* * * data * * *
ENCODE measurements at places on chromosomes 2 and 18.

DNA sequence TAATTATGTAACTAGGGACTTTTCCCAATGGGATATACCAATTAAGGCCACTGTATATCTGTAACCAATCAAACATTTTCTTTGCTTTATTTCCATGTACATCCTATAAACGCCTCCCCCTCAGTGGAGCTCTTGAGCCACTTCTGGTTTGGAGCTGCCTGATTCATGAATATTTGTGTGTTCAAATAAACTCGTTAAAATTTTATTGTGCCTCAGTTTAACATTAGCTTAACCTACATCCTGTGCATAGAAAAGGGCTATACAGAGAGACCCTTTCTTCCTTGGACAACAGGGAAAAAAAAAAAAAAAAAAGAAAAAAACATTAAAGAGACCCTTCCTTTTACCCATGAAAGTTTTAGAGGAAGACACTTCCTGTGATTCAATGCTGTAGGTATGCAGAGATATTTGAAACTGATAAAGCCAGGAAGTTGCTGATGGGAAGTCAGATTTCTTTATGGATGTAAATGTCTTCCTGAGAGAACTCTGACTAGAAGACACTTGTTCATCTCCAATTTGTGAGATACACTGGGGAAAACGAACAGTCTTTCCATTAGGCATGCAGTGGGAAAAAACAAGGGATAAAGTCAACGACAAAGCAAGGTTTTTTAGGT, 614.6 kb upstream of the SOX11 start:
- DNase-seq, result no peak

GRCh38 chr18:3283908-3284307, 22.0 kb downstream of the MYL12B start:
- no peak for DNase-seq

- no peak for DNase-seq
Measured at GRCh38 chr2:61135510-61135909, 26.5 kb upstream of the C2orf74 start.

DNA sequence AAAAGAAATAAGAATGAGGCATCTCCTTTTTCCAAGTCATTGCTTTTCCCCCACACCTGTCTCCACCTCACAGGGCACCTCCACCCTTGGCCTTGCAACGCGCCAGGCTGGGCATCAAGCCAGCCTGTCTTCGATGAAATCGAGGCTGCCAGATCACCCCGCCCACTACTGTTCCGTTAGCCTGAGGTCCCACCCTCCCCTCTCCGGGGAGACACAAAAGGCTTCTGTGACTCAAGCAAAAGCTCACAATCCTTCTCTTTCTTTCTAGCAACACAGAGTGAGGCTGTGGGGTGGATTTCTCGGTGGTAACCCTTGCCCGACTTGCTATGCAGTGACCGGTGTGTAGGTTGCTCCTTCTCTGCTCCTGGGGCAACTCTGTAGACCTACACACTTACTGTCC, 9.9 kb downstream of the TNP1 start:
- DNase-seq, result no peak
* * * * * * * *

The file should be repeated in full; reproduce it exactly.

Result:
ENCODE measurements at places on chromosomes 2 and 18.

DNA sequence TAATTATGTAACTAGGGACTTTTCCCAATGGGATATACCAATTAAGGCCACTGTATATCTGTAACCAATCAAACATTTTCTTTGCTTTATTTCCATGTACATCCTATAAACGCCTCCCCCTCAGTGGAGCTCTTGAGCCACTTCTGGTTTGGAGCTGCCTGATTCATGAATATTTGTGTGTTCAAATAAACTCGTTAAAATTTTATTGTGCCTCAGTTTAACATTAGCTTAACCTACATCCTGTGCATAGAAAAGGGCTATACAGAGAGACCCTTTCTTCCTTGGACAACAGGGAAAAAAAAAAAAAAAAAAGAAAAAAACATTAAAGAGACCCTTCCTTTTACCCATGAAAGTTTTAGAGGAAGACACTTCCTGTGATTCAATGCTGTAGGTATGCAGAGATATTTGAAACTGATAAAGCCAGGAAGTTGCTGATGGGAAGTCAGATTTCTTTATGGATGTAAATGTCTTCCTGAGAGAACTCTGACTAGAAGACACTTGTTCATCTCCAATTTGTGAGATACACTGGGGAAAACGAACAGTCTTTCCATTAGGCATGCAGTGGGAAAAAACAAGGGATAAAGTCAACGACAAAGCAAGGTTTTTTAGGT, 614.6 kb upstream of the SOX11 start:
- DNase-seq, result no peak

GRCh38 chr18:3283908-3284307, 22.0 kb downstream of the MYL12B start:
- no peak for DNase-seq

- no peak for DNase-seq
Measured at GRCh38 chr2:61135510-61135909, 26.5 kb upstream of the C2orf74 start.

DNA sequence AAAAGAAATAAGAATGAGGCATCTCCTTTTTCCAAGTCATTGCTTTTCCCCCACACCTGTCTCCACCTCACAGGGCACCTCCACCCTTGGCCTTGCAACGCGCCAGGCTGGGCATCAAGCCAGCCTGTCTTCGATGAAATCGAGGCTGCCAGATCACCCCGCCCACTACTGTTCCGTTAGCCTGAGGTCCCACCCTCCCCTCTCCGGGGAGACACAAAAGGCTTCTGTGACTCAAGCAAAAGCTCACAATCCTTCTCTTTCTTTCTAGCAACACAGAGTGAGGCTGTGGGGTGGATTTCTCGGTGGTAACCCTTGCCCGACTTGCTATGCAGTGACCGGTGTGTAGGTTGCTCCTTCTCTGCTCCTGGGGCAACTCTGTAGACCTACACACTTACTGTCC, 9.9 kb downstream of the TNP1 start:
- DNase-seq, result no peak